An aircraft static port allows for the measurement of the outside air pressure. In addition, it constitutes the pitot-static system, which is a range of pressure-sensitive instruments that measure key parameters in airplanes. In this article, you will learn how to identify a static port, its function, what happens in case of a blockage, and the use of an alternate static port.
How to Identify a Static Port
An aircraft static port is a small hole on the fuselage. Moreover, it is flush-mounted in a location where airflow disturbance is minimal to avoid interference in performing its function. Because of the possibility of blockage, most aircrafts have multiple static ports on each side of the fuselage. As a result, the combined readings provide an average pressure reading and improve accuracy. Generally, the location of a static port has clear markings that make it easy to identify.
The Function of a Static Port
As altitude increases, the ambient air pressure reduces. This is the guiding principle that various aircraft equipment use, with the static port collecting and feeding ambient pressure to these instruments. Due to its importance, some static ports have heating to avoid blockage from ice. Also, utilizing multiple ports helps to sense the movement of the aircraft and eliminate errors in measurement from slips and skids.
The static port itself includes a variety of instruments that provide mission-critical readings. Altimeters, vertical speed indicators (VSI), and airspeed indicators are frequent instruments housed inside of a static port
An altimeter indicates an aircraft’s barometric altitude. To achieve this, it has aneroid wafers, which are stacks of metal sheets, that expand and contract in response to the pressure feed from the static port.
When ambient pressure increases or decreases, the wafers contract or expand respectively. Then, a mechanical link between the wafers and the indication scale moves the hand of the dial accordingly. Mostly, the initial calibration of the aneroid uses the standard pressure at sea level (1013.25 mbar). But ambient pressure varies depending on the location and the given day. So, the altimeter adjustment knob enables the pilot set the reference sea level datum for any area and time. This allows for accurate measurements in varying conditions.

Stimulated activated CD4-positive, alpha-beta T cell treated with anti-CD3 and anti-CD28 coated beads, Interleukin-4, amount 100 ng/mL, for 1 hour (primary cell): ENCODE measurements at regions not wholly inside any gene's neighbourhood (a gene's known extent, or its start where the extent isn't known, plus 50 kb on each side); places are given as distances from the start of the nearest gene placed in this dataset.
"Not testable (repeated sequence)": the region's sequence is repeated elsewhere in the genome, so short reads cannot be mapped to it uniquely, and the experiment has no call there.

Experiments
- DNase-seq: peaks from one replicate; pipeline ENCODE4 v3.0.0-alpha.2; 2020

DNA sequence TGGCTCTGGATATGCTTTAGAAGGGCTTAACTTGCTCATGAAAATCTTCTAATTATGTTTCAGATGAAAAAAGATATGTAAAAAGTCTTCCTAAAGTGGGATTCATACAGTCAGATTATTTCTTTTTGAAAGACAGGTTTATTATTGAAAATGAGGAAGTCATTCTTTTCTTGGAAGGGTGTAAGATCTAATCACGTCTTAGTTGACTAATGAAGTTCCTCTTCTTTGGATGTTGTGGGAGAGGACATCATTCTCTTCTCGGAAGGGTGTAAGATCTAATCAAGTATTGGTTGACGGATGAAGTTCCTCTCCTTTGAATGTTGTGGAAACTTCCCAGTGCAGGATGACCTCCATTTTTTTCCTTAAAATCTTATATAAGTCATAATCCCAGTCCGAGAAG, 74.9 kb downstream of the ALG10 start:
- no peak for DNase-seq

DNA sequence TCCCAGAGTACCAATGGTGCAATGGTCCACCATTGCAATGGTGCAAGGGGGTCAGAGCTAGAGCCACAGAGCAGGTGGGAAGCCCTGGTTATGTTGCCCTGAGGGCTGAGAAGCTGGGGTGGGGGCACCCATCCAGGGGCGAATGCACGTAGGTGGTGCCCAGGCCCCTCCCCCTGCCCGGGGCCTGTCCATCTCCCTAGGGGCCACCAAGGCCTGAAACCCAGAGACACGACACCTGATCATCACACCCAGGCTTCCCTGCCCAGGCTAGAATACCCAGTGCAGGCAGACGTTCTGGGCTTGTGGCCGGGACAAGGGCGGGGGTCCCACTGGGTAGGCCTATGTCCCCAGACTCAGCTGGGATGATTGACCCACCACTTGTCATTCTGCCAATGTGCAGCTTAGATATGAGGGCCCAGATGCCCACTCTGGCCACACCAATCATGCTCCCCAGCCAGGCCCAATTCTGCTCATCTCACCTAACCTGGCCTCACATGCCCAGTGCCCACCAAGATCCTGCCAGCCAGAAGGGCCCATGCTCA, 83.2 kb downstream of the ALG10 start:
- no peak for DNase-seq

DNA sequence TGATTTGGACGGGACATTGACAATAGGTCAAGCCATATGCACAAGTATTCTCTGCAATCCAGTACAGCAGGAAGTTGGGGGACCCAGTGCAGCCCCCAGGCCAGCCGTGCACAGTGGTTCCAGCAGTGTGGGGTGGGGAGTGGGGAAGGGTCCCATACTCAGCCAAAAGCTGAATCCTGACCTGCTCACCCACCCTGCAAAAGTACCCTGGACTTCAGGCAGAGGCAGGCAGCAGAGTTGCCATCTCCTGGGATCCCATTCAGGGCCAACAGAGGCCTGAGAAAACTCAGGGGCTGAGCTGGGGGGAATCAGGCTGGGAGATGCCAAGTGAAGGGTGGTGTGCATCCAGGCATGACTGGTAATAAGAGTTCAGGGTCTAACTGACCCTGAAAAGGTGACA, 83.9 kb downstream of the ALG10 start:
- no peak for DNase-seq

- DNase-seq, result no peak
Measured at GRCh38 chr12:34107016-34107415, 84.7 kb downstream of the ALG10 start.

Vertical Speed Indicator
The vertical speed indicator (VSI) also uses the change in ambient pressure from the static port to carry out measurements. But in its case, it checks the rate of climb or descent of the aircraft. Although the working principle is like the altimeter, the diaphragm in the VSI takes the place of the aneroid. Also, there is a calibrated leak that permits air entry in a slow manner, which the diaphragm can handle. As a result, there is a lag between the actual and what shows on the indicator.
As an aircraft moves forward, the air molecules hitting the craft exert dynamic pressure in a direction opposite to the flight path. Combined with the ambient/static pressure, they both make up the total pressure an aircraft experiences. In addition, the dynamic pressure gives an indication of the airspeed. To measure this aspect of the pressure, a pitot tube is used together with the static port. The pitot tube measures the total or stagnation pressure, while the static port measures the static pressure. Both are fed to the airspeed indicator, which mechanically subtracts the static pressure from the total pressure to obtain the dynamic pressure.
What Happens if Static Port is Blocked
Having a blocked port is a serious situation because the ambient pressure is the fundamental input to most instruments. Moreover, a blockage of the port causes an error in readings, which creates a hazardous scenario for the aircraft. For example, the altimeter will freeze at the value when the blockage began. As for the VSI, a blockage will result in a zero reading even though the aircraft is descending or ascending. While for the airspeed indicator, the reading will be less than the actual as the aircraft ascends. On the other hand, the reading will be over the actual as the airplane descends. There are several factors that can cause port blockage including insects, striking an object, and icing. Because of these, it is common to take these precautions in the aviation industry:
- Provide heating for the static port and lines to prevent ice buildup.
- Plug the port when parking the aircraft for more than a short period to reduce the probability of contamination.
- Use of multiple ports to offer redundancy.
Use of Alternate Static Port
In the case where blockage occurs, some aircrafts have an alternate static port within for emergency use. However, the static pressure inside the craft is much lower than outside, leading to some erroneous instrument indications from the alternate static port:
- Values from the altimeter will be higher than normal.
- The VSI momentarily shows a climb when the alternate port is in use.
- Also, the airspeed indicator will read higher values than when the external port is in use.
Most descriptions of the static port’s instrumentation configuration are commercially obsolete and simply to illustrate the historical working of a static port. Although the static port remains critical to aircraft instrumentation, modern planes have Air Data Computers (ADC). The ADC still uses the pressure feed from the static port but carries out calculations of parameters electronically rather than mechanically.